Types of Diabetes

Diabetes has three types: Type 1, Type 2 and Gestational Diabetes.

Diabetes, scientifically known as diabetes mellitus, is a group of metabolic diseases in which the patient has a high glucose level, i.e. a high blood sugar level. Diabetes can strike anyone and at anytime. Of course, some are more prone to diabetes; however, no one is immune to it.

So, what does it mean to be diagnosed with diabetes? It means that the person has a high blood pressure as they cannot effectively use their blood sugar. This happens due to two main reasons, either the pancreas does not produce enough insulin, or the cells do not respond to the insulin that is produced. Insulin is a hormone in the body that allows the cells in the body to absorb the glucose (sugar) in the blood. An excess of glucose in the body can be toxic, which is why insulin plays such an important part.

The tragic part of diabetes is the fact that it is a chronic disease, which means there is no cure to it. If one is diagnosed with it, they must live with it for the rest of their lives, and learn to manage the condition.

There are three types of Diabetes: Type 1, Type 2 and Gestational Diabetes. Of these, Type 1 and Type 2 are the more common ones.

Type 1:

In this type of Diabetes, the pancreas does not produce enough insulin to absorb the glucose in the blood. This type of Diabetes is often commonly known as "juvenile diabetes". The reason for this is the fact that one is usually born with this condition and/or is diagnosed with it earlier in life, mainly as a child. The reason for the body’s lack of ability to produce insulin is not known. However, in order to compensate for the lack of insulin, the patient must take insulin injections for the rest of their life. If the patient follows a healthy eating plan, does adequate exercise, and takes insulin, he or she can lead a normal life. Approximately 10% of all diabetes cases are Type 1.

Type 2:

This is the most common type of Diabetes. Approximately 90% of all diabetes cases are Type 2. Type 2 diabetes is typically a progressive disease, which means that it will get worse overtime. This disease is usually diagnosed in adulthood and overweight and obese people are at a much higher risk of developing this disease. Especially, people with a lot of visceral fat, also known as central obesity, belly fat, or abdominal obesity are at a much higher risk. The reason for this is that being overweight causes the body to release chemicals that can destabilize the body's cardiovascular and metabolic systems; hence leading to an imbalance in the body’s hormones. Furthermore, the risk of developing type 2 diabetes increases as we get older. Additionally, if one has a family history of diabetes, they are at an even higher risk of developing type 2 diabetes. However, one can live with type 2 diabetes, by eating healthy, doing exercise, and managing their blood glucose level. Depending on the blood sugar level, one might also have to take insulin injections.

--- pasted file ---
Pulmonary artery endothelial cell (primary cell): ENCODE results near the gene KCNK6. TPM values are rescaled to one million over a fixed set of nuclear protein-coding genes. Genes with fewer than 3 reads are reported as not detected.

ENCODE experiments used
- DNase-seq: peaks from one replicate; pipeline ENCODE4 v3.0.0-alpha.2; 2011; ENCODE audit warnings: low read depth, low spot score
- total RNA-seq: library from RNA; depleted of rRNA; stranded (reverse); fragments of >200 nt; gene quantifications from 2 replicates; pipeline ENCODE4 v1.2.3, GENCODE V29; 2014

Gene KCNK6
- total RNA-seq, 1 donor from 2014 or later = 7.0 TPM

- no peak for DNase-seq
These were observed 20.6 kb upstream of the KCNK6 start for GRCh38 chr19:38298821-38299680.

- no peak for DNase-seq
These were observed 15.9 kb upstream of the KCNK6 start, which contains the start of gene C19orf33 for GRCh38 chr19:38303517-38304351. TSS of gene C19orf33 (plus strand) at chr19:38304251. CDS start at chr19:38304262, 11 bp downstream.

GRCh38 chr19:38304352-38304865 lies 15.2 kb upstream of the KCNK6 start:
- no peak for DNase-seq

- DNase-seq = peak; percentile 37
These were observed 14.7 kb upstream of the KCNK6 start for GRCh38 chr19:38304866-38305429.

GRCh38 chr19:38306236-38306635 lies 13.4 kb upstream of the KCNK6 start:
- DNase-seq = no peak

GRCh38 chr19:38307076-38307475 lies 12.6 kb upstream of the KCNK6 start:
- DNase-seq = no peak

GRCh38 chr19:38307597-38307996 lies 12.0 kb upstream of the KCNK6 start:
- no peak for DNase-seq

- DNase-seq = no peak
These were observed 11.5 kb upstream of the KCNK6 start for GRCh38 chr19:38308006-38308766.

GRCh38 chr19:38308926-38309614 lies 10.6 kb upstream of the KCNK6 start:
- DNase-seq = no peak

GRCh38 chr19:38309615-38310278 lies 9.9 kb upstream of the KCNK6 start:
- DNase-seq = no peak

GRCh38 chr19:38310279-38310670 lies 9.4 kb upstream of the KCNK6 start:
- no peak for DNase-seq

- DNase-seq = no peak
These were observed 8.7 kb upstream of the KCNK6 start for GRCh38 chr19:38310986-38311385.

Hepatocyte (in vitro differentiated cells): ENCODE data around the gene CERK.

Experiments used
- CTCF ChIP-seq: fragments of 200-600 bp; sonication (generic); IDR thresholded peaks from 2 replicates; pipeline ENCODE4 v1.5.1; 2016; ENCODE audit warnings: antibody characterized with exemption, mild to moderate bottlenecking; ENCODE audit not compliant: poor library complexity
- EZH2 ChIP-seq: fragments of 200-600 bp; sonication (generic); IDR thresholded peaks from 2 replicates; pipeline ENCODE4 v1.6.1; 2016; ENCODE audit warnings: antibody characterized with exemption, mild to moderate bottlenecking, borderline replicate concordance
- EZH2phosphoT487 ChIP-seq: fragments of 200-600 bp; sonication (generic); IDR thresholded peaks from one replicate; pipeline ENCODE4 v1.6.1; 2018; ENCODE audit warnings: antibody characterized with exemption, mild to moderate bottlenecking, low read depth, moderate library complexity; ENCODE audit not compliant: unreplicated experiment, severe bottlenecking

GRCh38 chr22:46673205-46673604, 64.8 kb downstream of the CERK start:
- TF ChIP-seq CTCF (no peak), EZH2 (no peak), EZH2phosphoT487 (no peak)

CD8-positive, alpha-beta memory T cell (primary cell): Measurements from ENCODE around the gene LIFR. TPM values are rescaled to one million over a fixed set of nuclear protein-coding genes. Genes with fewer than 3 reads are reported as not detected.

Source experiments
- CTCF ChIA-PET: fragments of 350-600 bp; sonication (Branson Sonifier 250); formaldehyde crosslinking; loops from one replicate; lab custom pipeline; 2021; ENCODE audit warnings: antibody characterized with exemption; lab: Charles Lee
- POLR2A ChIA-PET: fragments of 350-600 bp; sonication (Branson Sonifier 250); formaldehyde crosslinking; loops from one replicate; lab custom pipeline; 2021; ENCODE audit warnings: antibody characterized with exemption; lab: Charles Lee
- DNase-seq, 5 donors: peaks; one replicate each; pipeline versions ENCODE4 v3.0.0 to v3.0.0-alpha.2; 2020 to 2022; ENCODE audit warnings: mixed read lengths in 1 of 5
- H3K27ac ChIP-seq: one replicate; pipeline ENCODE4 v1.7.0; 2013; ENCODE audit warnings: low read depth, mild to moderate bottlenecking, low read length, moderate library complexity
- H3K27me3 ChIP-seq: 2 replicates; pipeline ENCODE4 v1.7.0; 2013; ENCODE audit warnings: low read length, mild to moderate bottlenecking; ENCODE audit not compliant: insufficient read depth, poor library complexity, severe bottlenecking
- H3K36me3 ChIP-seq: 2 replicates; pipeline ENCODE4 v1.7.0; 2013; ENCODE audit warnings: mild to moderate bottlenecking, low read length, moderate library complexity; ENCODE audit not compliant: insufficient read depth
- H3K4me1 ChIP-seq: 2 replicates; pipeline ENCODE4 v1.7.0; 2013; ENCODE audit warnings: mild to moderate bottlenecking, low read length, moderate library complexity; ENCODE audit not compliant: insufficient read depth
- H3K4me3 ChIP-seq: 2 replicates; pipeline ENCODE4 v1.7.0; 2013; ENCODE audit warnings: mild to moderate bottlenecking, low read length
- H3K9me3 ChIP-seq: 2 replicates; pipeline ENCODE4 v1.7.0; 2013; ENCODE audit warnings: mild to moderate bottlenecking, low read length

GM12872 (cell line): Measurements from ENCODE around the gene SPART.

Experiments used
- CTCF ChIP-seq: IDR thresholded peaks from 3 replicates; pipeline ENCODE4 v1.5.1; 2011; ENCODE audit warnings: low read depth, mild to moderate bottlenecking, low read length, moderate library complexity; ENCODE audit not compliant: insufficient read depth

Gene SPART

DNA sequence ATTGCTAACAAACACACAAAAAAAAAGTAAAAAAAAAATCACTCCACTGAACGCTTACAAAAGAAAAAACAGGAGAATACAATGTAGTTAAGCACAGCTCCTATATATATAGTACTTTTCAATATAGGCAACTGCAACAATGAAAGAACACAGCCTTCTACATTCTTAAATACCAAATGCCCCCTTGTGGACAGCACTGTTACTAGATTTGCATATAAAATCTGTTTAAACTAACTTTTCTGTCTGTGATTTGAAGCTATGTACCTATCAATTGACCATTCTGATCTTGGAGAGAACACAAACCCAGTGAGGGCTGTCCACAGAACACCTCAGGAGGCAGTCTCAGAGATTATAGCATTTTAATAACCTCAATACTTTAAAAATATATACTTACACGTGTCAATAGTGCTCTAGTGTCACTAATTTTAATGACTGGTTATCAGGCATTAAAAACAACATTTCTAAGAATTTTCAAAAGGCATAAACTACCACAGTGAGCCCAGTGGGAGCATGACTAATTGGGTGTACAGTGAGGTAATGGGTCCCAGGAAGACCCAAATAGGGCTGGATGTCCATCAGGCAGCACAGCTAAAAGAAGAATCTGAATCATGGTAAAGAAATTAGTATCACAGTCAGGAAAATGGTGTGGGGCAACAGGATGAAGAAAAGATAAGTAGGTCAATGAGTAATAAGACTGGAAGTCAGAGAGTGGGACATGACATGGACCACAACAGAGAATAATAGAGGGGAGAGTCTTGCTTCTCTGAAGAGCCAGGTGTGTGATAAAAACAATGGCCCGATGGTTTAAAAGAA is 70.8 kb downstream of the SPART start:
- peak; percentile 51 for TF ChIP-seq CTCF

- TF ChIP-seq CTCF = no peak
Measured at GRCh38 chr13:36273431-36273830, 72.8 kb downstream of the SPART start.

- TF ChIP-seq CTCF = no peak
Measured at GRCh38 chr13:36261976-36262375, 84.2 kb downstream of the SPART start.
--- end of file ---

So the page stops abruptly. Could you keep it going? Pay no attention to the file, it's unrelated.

Gestational Diabetes:

This is the rarest of the diabetes types. This type only affects females during pregnancy. The woman might have acceptable amounts of glucose levels before pregnancy, but might find that she has increased amounts of glucose levels during pregnancy. The majority of gestational diabetes patients can control their diabetes with exercise and diet. However, if left unchecked, gestational diabetes can cause complications during childbirth. Furthermore, gestational diabetes may precede development of type 2 DM.

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